and Priest's study, though, the cyclists were doing all the work themselves
by using their torso and arms to assist their legs in pedaling the bike.
and Priest added more subjects who pedaled more frequently and for a longer
period -- 12 weeks. With that research, they analyzed biochemical factors
and discovered accelerated activity within the genes of the muscle, suggesting
that disabled persons, if they continued the workout over time, could
maintain some muscle mass or significantly slow the rate of muscle wasting
and loss of bone density.
this type of exercise may help prepare the disabled to walk again if neurological
scientists find a way to regenerate central nervous system cells and repair
spinal cord lesions.
believe that it is only a matter of time," Willoughby said. "So we are
training these people for the future. We are attempting to help the spinal
cord injured maintain as much of the muscle mass in their paralyzed legs
admits that some people say he's wasting his time on individuals who can't
walk, but there are too many other benefits to stop trying. "Scientists
are working aggressively for a cure and that's good," he said, "but
why should we write these individuals off now?"
type II diabetes and obesity are major contributing factors to mortality
in the spinal cord injured, but by doing preventive maintenance now, they
may be able to enjoy a longer and higher quality of life.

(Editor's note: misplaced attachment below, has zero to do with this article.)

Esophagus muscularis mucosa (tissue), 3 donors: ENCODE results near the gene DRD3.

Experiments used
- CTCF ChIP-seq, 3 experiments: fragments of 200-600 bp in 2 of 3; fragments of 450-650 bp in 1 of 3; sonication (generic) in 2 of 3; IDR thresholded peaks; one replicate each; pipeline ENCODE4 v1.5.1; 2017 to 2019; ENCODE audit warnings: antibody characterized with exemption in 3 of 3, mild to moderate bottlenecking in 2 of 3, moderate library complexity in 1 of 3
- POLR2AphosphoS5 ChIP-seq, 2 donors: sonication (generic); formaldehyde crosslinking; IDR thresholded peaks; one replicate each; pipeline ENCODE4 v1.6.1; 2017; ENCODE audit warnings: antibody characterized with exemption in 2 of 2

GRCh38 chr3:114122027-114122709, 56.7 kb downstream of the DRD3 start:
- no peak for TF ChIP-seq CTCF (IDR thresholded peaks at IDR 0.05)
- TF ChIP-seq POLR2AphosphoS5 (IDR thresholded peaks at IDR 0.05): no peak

In the meantime,
Manigold and other subjects reap the benefits of old-fashioned exercise -- a
cardiovascular workout, reduction in muscle spasms and increases in pulmonary
take any [antispasticity] medicine at all anymore," he said. "Your muscles
get so tired it takes the spasms right out of them."
some subjects reported their bladder infections and pressure sores from
constant sitting went away.
has since joined Joel Mitchell in TCU's kinesiology department to build
their own bike. They have started a longer-term program with more subjects
and tighter controls to take a closer look at what is happening in the
muscles and what effect the exercise has on the immune system.
is convinced that there is a psychological effect, as well.
people come in here and ride these bikes, and after a time the look on
their faces speaks volumes," he said. "Their psychological output and
their emotional state increase dramatically. Their self-esteem improves."
Mitchell and their research assistants have also found that spinal cord
injured people can eclipse projected fitness levels. For example, Manigold
said 75 percent of his predicted target heart rate is 136 beats per minute,
but he can consistently reach the mid-160s.
hopes his physical achievements and TCU's continued research can change
the thinking among those doctors who see little hope for the disabled
to walk again. Instead of taking drastic measures, such as removing leg
tendons and surgically grafting them into weakened wrists of disabled
patients, Manigold would like the medical profession to wait and assess
the cumulative effect of cycling exercise over a number of years.
can base future medical procedures and physical therapy on maintaining
muscle and bone instead of teaching people how to cope with lost limbs.
"If we can
use this as a way -- if nothing else, to improve their quality of life
and outlook on life -- that's pretty impactful," Willoughby said.
the cure is a heartbeat away.